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Chipperfield’s triumphant Waterloo redevelopment 'impossible to refuse'

David Chipperfield Architects (DCA) has won planning permission for its £600 million redevelopment of Elizabeth House near Waterloo train station in London

The high-profile regeneration scheme was approved by four votes to two at a meeting of Lambeth Council’s planning committee last night (6 November) despite the concerns of English Heritage, Westminster Council and UNESCO.

In a statement, the council said its substantial benefits to the area and local economy made the scheme ‘impossible to refuse’.

The approval comes three years after Allies and Morrison’s previous redevelopment vision for the site was thrown out by former Secretary of State John Denham following claims it could cause ‘significant harm’ to the Westminster World Heritage site.

Councillors however argued Chipperfield’s scheme was an improvement on previous designs and would not harm views from Westminster.

Lib Peck, cabinet member for regeneration and strategic housing said: ‘We feel the scheme supports our vision for the regeneration of Waterloo – new jobs, affordable homes, a greater variety of shops and substantial public realm improvements.

‘Better access to the train and tube will improve the interchange; a new Central Square, re-landscaping Victory Arch Square and a new pedestrian-only public space in front of the former Eurostar terminal will open up the area making it an exciting destination.

She added: ‘This scheme can unlock regeneration in this run down area of central London, including the international terminal, and is a stone’s throw from the South Bank. It can restore Waterloo’s status as an employment centre and encourage further investment in the area - which is good for Waterloo, good for Lambeth and good for London as a whole.’

Chipperfield’s planning victory will send a positive signal to developers behind the Squire and Partners-masterplanned  vision to redevelop the Shell Centre next door. The scheme, which features a 122 metre-tall tower visible from protected views in St James’ Park and Parliament Square, is expected to be submitted for planning shortly.

In April this year, Chipperfield revealed revised plans for its Elizabeth House redevelopment scheme which had been reworked following feedback from English Heritage and Cabe.

The 132,000m² scheme for developers Chelsfield and London & Regional Properties replaces the 1960s Elizabeth House with two new buildings – a 29-storey, mixed-use office tower and a residential block.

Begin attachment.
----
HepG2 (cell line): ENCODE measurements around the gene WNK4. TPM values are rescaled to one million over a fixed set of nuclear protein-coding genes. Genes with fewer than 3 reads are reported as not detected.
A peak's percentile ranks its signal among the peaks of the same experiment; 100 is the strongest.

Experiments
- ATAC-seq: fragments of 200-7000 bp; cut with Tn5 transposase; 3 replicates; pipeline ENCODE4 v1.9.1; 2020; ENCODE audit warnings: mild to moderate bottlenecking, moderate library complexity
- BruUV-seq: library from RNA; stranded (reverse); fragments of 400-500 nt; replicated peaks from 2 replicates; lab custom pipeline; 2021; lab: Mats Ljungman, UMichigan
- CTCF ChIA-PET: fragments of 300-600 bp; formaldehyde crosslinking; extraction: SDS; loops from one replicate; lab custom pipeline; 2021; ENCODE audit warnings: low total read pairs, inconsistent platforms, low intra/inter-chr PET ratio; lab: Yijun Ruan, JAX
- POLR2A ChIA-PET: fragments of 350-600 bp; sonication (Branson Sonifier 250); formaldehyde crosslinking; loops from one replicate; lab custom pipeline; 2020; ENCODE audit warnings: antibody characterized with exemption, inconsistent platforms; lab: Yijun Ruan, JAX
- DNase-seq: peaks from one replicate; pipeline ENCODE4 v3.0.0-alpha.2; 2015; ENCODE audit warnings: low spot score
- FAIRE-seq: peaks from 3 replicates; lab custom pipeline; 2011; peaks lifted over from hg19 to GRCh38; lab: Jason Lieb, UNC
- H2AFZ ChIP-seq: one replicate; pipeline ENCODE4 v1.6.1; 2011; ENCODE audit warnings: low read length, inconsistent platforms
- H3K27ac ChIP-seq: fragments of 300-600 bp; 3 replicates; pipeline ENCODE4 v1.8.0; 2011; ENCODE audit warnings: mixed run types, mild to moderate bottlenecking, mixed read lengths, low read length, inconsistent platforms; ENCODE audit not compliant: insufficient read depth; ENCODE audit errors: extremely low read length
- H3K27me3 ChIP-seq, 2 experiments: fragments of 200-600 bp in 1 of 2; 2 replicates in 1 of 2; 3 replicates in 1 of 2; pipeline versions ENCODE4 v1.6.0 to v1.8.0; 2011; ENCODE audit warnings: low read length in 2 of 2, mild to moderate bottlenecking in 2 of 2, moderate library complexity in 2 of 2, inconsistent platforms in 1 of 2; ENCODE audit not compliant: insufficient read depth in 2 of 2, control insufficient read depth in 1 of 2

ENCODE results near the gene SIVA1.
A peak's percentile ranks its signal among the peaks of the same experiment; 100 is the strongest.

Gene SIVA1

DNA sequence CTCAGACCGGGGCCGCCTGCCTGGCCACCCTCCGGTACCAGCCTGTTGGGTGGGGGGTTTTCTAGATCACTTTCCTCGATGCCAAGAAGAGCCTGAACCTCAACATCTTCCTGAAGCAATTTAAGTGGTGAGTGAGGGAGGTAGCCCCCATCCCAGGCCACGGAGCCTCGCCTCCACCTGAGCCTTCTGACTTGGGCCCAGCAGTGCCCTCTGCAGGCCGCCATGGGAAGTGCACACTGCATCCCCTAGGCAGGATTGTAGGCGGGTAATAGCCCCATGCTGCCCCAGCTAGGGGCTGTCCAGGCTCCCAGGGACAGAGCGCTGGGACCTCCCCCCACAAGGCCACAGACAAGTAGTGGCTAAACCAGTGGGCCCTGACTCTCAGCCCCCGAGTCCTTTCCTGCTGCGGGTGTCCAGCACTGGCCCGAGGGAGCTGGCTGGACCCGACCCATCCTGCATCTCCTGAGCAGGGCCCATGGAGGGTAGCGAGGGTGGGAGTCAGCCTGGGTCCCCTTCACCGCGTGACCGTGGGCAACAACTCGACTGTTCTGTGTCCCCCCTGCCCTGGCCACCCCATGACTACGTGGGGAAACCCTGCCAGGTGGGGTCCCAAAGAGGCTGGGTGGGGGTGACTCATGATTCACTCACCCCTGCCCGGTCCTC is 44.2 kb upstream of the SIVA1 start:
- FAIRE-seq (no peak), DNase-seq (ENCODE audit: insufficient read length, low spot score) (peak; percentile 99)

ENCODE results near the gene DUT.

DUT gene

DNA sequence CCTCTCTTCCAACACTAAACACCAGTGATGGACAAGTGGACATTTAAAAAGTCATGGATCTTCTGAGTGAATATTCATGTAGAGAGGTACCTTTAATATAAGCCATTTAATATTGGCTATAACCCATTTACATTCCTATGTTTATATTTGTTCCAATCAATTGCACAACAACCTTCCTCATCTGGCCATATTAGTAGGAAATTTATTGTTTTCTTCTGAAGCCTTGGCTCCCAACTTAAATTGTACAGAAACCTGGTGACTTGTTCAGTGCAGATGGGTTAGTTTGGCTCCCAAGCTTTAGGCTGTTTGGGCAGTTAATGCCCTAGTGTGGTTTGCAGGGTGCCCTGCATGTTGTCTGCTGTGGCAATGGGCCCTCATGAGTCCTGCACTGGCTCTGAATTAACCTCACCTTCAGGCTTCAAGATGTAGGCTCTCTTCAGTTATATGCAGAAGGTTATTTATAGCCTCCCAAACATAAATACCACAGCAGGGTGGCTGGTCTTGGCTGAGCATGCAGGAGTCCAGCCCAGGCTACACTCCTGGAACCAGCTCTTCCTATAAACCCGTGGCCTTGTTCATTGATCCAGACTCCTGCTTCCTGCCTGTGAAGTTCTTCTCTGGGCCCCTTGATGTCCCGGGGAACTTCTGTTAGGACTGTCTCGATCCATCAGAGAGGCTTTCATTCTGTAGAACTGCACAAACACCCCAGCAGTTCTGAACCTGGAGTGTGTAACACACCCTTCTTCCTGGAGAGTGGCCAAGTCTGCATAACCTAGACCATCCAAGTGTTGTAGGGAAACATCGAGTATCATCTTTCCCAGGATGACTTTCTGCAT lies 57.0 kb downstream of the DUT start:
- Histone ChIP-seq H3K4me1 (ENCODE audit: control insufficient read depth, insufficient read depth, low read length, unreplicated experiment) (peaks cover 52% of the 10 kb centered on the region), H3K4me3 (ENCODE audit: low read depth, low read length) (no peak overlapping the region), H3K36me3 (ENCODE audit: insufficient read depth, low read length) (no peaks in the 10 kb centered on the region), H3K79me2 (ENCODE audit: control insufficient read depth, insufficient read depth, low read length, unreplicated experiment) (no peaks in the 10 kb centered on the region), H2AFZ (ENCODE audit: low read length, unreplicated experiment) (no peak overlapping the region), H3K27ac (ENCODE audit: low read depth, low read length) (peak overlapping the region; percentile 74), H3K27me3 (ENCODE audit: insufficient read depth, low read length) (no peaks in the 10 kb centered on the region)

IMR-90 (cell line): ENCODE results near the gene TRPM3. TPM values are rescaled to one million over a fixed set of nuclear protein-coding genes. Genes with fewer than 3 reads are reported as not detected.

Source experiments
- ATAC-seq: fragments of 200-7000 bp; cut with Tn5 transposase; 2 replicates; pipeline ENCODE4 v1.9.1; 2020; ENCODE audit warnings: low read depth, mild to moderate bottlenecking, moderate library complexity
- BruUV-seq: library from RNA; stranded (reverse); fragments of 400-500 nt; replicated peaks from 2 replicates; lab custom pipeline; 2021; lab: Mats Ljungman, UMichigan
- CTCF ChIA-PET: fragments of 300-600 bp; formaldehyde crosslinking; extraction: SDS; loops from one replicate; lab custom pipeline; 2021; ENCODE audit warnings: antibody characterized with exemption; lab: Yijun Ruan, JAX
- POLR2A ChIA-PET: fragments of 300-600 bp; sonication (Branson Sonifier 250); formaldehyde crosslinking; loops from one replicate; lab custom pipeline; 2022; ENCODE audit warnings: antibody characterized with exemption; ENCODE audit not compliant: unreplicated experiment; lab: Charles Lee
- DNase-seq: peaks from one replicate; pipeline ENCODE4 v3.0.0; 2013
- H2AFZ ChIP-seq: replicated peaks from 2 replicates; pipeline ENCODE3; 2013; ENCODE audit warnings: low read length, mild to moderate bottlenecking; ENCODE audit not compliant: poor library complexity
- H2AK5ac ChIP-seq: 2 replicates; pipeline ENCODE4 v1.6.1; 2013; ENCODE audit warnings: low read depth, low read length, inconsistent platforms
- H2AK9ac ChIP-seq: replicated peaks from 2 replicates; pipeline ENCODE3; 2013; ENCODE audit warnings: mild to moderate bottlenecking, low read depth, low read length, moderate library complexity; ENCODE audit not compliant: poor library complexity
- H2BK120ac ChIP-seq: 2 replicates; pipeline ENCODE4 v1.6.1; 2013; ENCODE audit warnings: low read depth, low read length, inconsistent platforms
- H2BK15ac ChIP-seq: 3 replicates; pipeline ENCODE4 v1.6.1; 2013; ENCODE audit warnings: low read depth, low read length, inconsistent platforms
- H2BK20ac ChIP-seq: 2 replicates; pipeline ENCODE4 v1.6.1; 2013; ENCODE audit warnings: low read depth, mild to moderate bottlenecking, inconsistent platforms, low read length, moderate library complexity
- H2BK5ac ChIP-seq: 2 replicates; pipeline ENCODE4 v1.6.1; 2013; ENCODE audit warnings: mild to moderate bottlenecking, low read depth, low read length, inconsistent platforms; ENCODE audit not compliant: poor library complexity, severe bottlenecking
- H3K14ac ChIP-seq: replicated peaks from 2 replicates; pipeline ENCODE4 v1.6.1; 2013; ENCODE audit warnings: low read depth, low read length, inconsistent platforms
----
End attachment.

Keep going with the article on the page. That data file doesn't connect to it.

The proposed north building, next to Waterloo’s Victory Arch, will be 123m tall and house 62,000m² of office space on its lower floors together with 142 new homes above.

The 10-storey south building, at the opposite end of the site at the corner of York Road and Leake Street, will feature 23,700m² of office space and 1,500m² of small shops and cafés at ground floor level.

At the heart of the plans is a new 10,000m² square - Victory Arch Square - billed as ‘a new seamless, step-free public space in front of the station’.

The scheme will feature a minimum 20 per cent affordable housing, comprising on-site intermediate and off-site affordable rent units.

Approved schemes in the South Bank area include Lifschutz Davidson Sandilands’ 43-storey Doon Street tower and Ian Simpson’s 52-storey One Blackfriars skyscraper.

 

DCA Elizabeth House redevelopment: English Heritage’s concerns

  • The proposal would cause substantial and unacceptable degree of harm to the OUV, setting and views from Westminster World Heritage Site. English Heritage has advised that new development on the site should not be visible in the gap between Portcullis House and the Tower of Big Ben if it would cause harm. By virtue of its massing, bulk and deposition, appear visually attached to the North face of the Big Ben Tower. Such an impact would be difficult.
  • The proposals would reduce an awareness of the dominance and architectural form of the Big Ben Tower. English Heritage are unable to support any proposals which would appear to weaken its architectural form or ability to read against the sky.
  • The impact the development would have on the setting and views of the Royal Festival Hall are also a serious concern to English Heritage. It is a building of national importance and safeguarding its setting should be a very high priority.
  • When viewed from Waterloo Bridge, the proposed new development would by virtue of it height, massing and disposition, overwhelm the Festival Hall to an extent which would seriously harm its setting and be unacceptable to English Heritage.
  • The development would be seen from Blue Bridge in St James Park where it would appear visually attached to the tower of the Foreign and Commonwealth Office. This would lessen the architectural form of the Grade I Listed building and is unacceptable.
  • There would be some harm to the settings and views of County Hall, Victory Arch and the National Theatre.

Source: Lambeth Council’s planners report

 

 

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